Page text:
Double-Agent Deserter Tells Story of $500 Million Scam

UNITED NATIONS -- A former Russian top spy says his agents helped the government steal nearly $500 million from the UN's oil-for-food program in Iraq before the fall of Saddam Hussein in 2003.

Sergei Tretyakov, who defected to the United States in 2000, says he oversaw an operation that helped Hussein's regime manipulate the price of Iraqi oil sold under the program -- allowing Russia to skim profits.

Tretyakov, former deputy head of intelligence at Russia's UN mission from 1995 to 2000, names some names, but sticks mainly to code names. Among the spies he says he recruited for Russia were a Canadian nuclear weapons expert who became a UN nuclear verification expert in Vienna, a senior Russian official in the oil-for-food program and a former Soviet bloc ambassador. He describes a Russian businessman who got hold of a nuclear bomb, and kept it stored in a shed at his dacha outside Moscow.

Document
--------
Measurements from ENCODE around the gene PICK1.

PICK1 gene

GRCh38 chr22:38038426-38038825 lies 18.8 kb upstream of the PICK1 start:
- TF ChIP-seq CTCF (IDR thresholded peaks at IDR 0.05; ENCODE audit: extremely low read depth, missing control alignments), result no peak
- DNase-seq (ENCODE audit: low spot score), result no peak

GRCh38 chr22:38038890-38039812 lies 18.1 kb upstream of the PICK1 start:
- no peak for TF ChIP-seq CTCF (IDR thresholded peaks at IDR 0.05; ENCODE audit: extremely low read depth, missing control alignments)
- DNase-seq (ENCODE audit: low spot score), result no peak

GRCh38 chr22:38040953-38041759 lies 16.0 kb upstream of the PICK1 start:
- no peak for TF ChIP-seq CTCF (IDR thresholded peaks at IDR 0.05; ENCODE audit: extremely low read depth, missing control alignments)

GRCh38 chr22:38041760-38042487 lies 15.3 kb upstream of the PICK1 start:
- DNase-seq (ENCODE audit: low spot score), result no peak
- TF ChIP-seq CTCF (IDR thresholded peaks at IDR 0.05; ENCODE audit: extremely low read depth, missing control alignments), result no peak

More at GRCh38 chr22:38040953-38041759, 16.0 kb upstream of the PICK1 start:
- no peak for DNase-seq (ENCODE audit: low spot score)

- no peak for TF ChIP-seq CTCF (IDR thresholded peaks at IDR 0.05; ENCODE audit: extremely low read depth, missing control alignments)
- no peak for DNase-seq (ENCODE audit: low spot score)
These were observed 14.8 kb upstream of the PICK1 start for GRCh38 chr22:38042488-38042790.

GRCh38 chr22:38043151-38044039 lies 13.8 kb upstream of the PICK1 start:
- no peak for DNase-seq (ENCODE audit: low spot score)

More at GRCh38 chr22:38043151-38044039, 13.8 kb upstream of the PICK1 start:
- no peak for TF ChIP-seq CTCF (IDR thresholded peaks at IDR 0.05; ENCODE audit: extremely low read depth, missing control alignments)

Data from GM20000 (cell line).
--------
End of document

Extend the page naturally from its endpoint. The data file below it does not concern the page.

Tretyakov, 51, had never spoken out about his spying before this week, when he granted his first news media interviews to publicize a book published Thursday. Written by former Washington Post journalist Pete Earley, the book is titled "Comrade J.: The Untold Secrets of Russia's Master Spy in America after the End of the Cold War."

"It's an international spy nest," Tretyakov said of the UN, during an interview this week. "Inside the UN, we were fishing for knowledgeable diplomats who could give us, first of all, anti-American information."

His defection was first reported in 2001, followed by the news that he was not a diplomat, but a top Russian spy who was extensively debriefed by the CIA and the FBI.